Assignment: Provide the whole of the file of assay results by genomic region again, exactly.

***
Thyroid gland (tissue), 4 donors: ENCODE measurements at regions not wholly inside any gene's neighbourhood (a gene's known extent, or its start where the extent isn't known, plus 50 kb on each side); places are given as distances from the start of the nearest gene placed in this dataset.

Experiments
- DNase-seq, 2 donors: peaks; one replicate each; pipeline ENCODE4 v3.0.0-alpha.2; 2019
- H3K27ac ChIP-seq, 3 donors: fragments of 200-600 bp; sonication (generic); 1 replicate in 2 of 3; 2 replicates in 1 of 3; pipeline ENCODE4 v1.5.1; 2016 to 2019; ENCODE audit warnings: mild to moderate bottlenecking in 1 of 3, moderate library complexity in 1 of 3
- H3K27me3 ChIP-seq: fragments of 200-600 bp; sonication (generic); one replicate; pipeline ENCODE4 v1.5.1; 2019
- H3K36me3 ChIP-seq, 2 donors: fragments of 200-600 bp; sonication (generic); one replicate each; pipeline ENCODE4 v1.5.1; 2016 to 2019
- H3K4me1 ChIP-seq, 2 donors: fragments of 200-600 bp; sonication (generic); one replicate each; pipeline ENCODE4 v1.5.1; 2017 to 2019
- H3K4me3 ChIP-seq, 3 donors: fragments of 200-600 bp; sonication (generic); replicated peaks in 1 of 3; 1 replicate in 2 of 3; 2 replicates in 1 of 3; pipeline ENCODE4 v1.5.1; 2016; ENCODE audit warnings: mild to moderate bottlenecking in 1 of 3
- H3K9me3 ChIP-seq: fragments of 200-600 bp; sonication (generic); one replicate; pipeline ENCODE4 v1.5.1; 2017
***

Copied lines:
Thyroid gland (tissue), 4 donors: ENCODE measurements at regions not wholly inside any gene's neighbourhood (a gene's known extent, or its start where the extent isn't known, plus 50 kb on each side); places are given as distances from the start of the nearest gene placed in this dataset.

Experiments
- DNase-seq, 2 donors: peaks; one replicate each; pipeline ENCODE4 v3.0.0-alpha.2; 2019
- H3K27ac ChIP-seq, 3 donors: fragments of 200-600 bp; sonication (generic); 1 replicate in 2 of 3; 2 replicates in 1 of 3; pipeline ENCODE4 v1.5.1; 2016 to 2019; ENCODE audit warnings: mild to moderate bottlenecking in 1 of 3, moderate library complexity in 1 of 3
- H3K27me3 ChIP-seq: fragments of 200-600 bp; sonication (generic); one replicate; pipeline ENCODE4 v1.5.1; 2019
- H3K36me3 ChIP-seq, 2 donors: fragments of 200-600 bp; sonication (generic); one replicate each; pipeline ENCODE4 v1.5.1; 2016 to 2019
- H3K4me1 ChIP-seq, 2 donors: fragments of 200-600 bp; sonication (generic); one replicate each; pipeline ENCODE4 v1.5.1; 2017 to 2019
- H3K4me3 ChIP-seq, 3 donors: fragments of 200-600 bp; sonication (generic); replicated peaks in 1 of 3; 1 replicate in 2 of 3; 2 replicates in 1 of 3; pipeline ENCODE4 v1.5.1; 2016; ENCODE audit warnings: mild to moderate bottlenecking in 1 of 3
- H3K9me3 ChIP-seq: fragments of 200-600 bp; sonication (generic); one replicate; pipeline ENCODE4 v1.5.1; 2017